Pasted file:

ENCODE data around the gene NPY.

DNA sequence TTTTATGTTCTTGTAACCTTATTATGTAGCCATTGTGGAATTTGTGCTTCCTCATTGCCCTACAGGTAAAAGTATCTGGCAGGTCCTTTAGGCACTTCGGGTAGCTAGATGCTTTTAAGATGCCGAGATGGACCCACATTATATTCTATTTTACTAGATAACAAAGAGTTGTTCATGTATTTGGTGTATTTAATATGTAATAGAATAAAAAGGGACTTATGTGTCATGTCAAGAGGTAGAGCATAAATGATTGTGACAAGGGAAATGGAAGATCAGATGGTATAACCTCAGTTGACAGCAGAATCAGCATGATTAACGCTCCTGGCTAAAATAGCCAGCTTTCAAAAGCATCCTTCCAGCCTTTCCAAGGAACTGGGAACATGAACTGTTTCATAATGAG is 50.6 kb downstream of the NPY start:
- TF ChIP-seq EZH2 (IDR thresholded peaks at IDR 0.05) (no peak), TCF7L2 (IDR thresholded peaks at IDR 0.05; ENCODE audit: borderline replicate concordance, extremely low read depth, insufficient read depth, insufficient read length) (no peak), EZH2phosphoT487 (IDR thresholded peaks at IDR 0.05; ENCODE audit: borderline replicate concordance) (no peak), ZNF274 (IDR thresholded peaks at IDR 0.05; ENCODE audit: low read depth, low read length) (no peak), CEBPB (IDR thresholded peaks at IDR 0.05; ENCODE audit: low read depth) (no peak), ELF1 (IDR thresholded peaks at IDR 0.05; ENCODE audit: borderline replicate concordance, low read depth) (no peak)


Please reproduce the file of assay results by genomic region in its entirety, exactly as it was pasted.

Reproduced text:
ENCODE data around the gene NPY.

DNA sequence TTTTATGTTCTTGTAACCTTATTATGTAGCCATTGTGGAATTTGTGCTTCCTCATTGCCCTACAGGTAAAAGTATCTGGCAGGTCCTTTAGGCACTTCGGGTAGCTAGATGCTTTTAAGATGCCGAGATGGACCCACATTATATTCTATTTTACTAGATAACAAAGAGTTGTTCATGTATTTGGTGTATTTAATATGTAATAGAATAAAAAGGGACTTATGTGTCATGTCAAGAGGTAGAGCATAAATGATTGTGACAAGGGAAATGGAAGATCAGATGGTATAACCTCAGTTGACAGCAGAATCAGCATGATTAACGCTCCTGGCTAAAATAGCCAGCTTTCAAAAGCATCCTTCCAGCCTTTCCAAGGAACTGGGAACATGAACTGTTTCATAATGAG is 50.6 kb downstream of the NPY start:
- TF ChIP-seq EZH2 (IDR thresholded peaks at IDR 0.05) (no peak), TCF7L2 (IDR thresholded peaks at IDR 0.05; ENCODE audit: borderline replicate concordance, extremely low read depth, insufficient read depth, insufficient read length) (no peak), EZH2phosphoT487 (IDR thresholded peaks at IDR 0.05; ENCODE audit: borderline replicate concordance) (no peak), ZNF274 (IDR thresholded peaks at IDR 0.05; ENCODE audit: low read depth, low read length) (no peak), CEBPB (IDR thresholded peaks at IDR 0.05; ENCODE audit: low read depth) (no peak), ELF1 (IDR thresholded peaks at IDR 0.05; ENCODE audit: borderline replicate concordance, low read depth) (no peak)